The Netherlands has produced a number of exceptional footballers who have showcased their skills and talent to the fans at Stamford Bridge over the years. With the Oranje set to battle it out with England this week for a spot in the inaugural UEFA Nations League final, Inside Blue looks at the Dutch stars who have played for the Blues and also made their mark on the international stage for their country.

For all of the fine players that they have produced, the Netherlands have often come up short on the international football stage, finishing runners-up at three World Cups and tasting success only once previously in a major tournament at the 1988 European Championship.

The man who had the honour of lifting the Henri Delaunay Trophy for the Dutch in Munich was Ruud Gullit, who skippered the team and opened the scoring with a powerful header in a 2-0 win over the Soviet Union in the final.

The 1987 Ballon d’Or winner would make waves again seven years later when he joined Chelsea and helped to kick-start a new era of glamour and success at Stamford Bridge. Succeeding Glenn Hoddle as player-manager a year later, he led the Blues to victory in the 1997 FA Cup final, ending our long 26-year wait for a major trophy.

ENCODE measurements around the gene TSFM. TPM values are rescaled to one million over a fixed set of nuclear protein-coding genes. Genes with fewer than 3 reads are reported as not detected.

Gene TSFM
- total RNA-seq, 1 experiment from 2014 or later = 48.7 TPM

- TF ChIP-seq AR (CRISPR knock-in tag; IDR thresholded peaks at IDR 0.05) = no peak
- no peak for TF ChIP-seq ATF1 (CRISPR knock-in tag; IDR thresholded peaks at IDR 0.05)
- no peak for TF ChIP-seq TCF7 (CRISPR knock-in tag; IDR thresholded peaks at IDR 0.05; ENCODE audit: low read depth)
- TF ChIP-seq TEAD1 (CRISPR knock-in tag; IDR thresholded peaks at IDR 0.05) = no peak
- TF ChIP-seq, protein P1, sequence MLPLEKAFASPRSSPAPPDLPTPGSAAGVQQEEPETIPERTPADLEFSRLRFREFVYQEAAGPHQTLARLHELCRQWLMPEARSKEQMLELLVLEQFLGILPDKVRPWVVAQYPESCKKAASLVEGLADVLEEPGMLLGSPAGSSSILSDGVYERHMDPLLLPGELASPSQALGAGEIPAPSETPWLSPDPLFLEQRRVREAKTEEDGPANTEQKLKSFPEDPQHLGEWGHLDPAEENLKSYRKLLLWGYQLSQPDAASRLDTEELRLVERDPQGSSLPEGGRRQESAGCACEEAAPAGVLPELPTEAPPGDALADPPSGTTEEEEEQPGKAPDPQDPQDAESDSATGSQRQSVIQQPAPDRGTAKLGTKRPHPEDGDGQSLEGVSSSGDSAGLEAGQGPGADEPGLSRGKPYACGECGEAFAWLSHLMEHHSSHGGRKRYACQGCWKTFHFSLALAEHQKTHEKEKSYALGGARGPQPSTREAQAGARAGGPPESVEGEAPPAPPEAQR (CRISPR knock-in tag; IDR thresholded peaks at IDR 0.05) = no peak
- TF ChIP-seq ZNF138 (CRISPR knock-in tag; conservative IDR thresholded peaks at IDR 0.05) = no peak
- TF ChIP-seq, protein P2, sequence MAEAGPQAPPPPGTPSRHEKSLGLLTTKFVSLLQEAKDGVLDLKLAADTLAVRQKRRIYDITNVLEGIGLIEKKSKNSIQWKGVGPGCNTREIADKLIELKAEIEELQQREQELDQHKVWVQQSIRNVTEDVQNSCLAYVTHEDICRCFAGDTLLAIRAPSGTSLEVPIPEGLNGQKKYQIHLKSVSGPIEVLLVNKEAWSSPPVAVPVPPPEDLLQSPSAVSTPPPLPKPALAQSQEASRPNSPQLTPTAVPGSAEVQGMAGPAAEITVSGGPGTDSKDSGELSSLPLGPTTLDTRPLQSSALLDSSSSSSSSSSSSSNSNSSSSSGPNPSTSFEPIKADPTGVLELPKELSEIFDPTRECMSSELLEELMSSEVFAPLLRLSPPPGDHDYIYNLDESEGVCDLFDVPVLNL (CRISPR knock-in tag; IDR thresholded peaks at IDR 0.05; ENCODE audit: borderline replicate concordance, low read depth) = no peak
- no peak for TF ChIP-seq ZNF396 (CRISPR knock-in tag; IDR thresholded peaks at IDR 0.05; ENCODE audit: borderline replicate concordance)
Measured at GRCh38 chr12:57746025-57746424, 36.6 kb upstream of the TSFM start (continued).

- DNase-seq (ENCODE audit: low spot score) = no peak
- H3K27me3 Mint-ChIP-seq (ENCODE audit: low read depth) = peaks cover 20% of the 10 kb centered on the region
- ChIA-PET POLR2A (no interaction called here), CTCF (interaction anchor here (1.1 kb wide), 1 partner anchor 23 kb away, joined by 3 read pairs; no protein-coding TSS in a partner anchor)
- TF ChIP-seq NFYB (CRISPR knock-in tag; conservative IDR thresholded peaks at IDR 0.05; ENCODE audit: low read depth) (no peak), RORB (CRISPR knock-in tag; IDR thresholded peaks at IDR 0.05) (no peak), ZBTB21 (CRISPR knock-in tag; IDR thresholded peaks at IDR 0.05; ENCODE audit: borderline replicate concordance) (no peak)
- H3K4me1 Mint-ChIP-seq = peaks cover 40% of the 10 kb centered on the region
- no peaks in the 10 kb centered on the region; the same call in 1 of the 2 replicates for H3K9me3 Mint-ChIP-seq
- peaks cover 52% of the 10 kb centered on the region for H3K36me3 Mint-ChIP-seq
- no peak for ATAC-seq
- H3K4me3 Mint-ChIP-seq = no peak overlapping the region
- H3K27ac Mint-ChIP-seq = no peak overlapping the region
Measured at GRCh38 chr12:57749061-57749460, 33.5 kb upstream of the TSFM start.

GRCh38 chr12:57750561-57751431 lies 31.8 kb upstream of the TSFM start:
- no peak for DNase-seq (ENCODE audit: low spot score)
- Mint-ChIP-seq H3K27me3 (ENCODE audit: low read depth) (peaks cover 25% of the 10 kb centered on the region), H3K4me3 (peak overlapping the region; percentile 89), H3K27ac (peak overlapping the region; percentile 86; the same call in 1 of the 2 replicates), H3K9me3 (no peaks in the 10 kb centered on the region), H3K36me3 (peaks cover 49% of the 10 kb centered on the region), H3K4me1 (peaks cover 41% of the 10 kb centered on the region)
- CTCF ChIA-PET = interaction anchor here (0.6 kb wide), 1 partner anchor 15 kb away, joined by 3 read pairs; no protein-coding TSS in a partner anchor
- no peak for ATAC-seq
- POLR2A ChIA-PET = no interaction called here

While Gullit’s managerial reign at the Bridge didn’t last too long, he helped to lay the foundation for further success by bringing in a number of key players for the Blues including compatriot Ed de Goey, who joined the club from Feyenoord in 1997.

Standing 1.98m tall, De Goey had been the Netherlands’ first-choice goalkeeper at the 1994 World Cup and played in all five of their games as they reached the quarter-finals before bowing out after a pulsating 3-2 loss to eventual champions Brazil.

He was also called up for the 1998 World Cup and two European Championships as a back-up to Edwin van der Sar but he was the Blues’ undisputed No.1 for three seasons as we won the League Cup, Cup Winners’ Cup and Super Cup in 1998 and the FA Cup in 2000.

Two of De Goey’s team-mates in the 1998 World Cup squad also went on to play for Chelsea. Striker Jimmy Floyd Hasselbaink made two appearances in his only major tournament with the national team while winger Boudewijn Zenden played in four games in France and scored in the third place play-off against Croatia.

Zenden also appeared in Euro 2000, scoring twice as the Netherlands reached the semi-finals, and at Euro 2004, which marked the emergence of a 20-year-old Arjen Robben.

Robben netted the winning penalty in a shoot-out victory against Sweden in the quarter-finals as the Dutch made the last four again, before joining Chelsea after the tournament and playing a major role in our back-to-back Premier League triumphs during the next two seasons.

He spent three seasons at the Bridge but remained a mainstay for his country on the international stage as they finished runners-up at the 2010 World Cup in South Africa and third in Brazil in 2014.

While the Dutch side competing this week in Portugal doesn’t feature any of our current players, there is still a Chelsea connection in Ronald Koeman’s squad with former academy players Nathan Ake and Patrick van Aanholt looking to help the Clockwork Orange claim their first international title since their success in Munich 31 years ago.